It was back in 2003 when the renewal of four sets of points at Stafford North was originally planned as part of the Norton Bridge Resignalling scheme. The work was cancelled just before the Christmas of that year.
S&C with parts missing
Eventually during March 2005, Carillion’s West Coast renewals team were instructed to plan and implement the job with a first possession just twelve short weeks away. There was limited survey information available, and no approved permanent way design. Signalling scheme plans had not been approved and only some of the signalling design was ready. No overhead line details were available and the switch and crossing work that had been built up in Stafford South sidings, at the south end of the station, had many parts missing. Not quite a standing start, but not far off!
Just one 54-hour possession
Scott Wilson got into the permanent way design whilst Atkins Global took on the signalling. Carillion did the overhead line alterations. RES undertook the improvement of point heating, by the installation of electric strip heaters. 300 mm of new ballast was laid in two compacted layers on top of a Terrotex geotextile layer. For the re-ballasting a combination of tracked excavators and a laser controlled D4 dozer were used.
Just one long fifty-four hour possession was available to the planners, since the only other all line long length possession at Stafford was needed for other work which would be completed the previous week-end. Consequently it was agreed that the renewal of 48 points would be done at a later date, when a longer possession was available.
The first weekend’s plan
The first weekend’s plan for 21st/22nd May, included the re-ballasting and relaying of 80 A & B points with new RT60, HW2121 electrically driven D and E switches and 13.5 angle crossings. Signalling work included supplementary point detection, a new lineside equipment case and a new ground signal.
Only realised a week before
The switch and crossing units, having stood so long, needed significant work, which was done during the three weeks prior to the first possession weekend. Unfortunately, the positioning of the longer leads for 80 A & B would foul the existing adjacent point machine for 66A points. This was only realised a week before the first possession.
It was decided that a point machine would be changed over from the six foot side to the ten foot side, and that two separate back-drive mechanisms would go into the four foot, whilst 80B points would be part stripped down so that they could be laid in place, but be out of use for two weeks. During the twenty-nine hour possession two weeks later, three sets of point ends would have to be retrofitted, welded, tamped and stressed.
Second weekend and a Temporary Non Compliance
During the second possession weekend of twenty-eight and a half hours, 76 points were reballasted and relayed. The latest version of switch handling units were not available, but an old set of units, which did not meet the current braking standards, was discovered. A risk assessment and method statement for their use was developed. Then the risk assessment was submitted to the Network Rail Plant Subject Committee, with a request for the issue of a Temporary Non Compliance Certificate. Their next meeting was scheduled for just two days before the planned use of the units, but fortunately they granted the non-compliance.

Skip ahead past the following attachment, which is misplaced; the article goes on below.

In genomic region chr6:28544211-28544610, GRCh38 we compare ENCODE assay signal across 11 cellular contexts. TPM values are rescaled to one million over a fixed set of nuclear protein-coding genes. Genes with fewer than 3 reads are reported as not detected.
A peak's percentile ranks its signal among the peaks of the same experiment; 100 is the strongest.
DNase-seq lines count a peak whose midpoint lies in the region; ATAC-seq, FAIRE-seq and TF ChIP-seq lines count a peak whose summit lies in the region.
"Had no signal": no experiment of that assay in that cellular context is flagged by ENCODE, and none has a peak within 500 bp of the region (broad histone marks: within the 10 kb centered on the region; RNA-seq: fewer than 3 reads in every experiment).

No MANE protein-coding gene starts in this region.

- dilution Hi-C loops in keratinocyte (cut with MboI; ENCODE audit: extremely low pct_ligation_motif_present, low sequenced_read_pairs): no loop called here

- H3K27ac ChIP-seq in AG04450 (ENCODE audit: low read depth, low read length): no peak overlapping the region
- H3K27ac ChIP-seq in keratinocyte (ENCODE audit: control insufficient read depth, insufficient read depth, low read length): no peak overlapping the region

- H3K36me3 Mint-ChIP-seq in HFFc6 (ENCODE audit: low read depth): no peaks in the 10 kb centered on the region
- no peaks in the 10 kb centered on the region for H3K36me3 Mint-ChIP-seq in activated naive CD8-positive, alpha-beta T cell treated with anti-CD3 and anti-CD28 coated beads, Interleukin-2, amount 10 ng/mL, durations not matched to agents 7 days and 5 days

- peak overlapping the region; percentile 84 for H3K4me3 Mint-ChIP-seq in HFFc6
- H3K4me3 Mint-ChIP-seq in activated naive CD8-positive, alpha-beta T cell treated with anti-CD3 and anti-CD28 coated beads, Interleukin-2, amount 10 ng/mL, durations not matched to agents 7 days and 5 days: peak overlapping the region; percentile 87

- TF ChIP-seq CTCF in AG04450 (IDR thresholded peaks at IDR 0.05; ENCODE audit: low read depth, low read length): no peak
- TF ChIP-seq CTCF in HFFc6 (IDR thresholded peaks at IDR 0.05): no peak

The overhead line had to be moved to accommodate the sluing of the Up Passenger Loop onto its new alignment. Indeed slues of up to 600 mm were needed between the end of the turnout and platform one.
The weather was good
Although not the longest possession, week two was complicated by the number of interdependent tasks, which needed to be completed in specific time slots. Reballasting and relaying the turnout and associated plain line with all the smaller additional works was never going to be an easy task. Usually there is some margin of float in a critical path, but not in this case.
There was 29 hours of work to be fitted into a 29-hour possession! But a number of things worked in Carillion’s favour. The site access and compound were very close to the work site. The possession was granted on time and isolations quickly followed. A number of separate plant accesses were available, so there were no conflicts between people and tools being taken onto site and plant movements. The weather was good and the scrap materials were removed via an access point at the south end of the works. If a scrap train had been necessary, a delay of two if not three hours would have resulted.
A Superior Site team - Dave, Tommy and Pete
Carillion believe that the success they achieved that weekend was due to their superior site team of supervisors, and management people, supported by Network Rail’s Construction Managers, of course.
The following weekend was no picnic either; stressing welding up tamping and overhead line works using two road-railers needed more careful planning. The signalling people not only had to complete their retrofit work but also signalling testing for which they needed four hours wheel free, and the total possession was only 29 hours.
In total about 80 people were involved in working on the site, led by Engineering Delivery Manager Jim Rutter, with technical support from Pete Brownswood and Rob Holmes. But, as always the real heroes were the principle supervisors, Dave Peddie, Tommy Stevenson and Pete Phillips.
Success in a rush
Success in a rush perhaps sums it up. Rushing things can lead to mistakes being made and additional risk. The success of this work was a result of the commitment and flexibility of the people involved. Professionalism was all-important with careful attention being paid to potential risks and the exercising of mature engineering judgement at many levels. Its success is a compliment to all who were involved.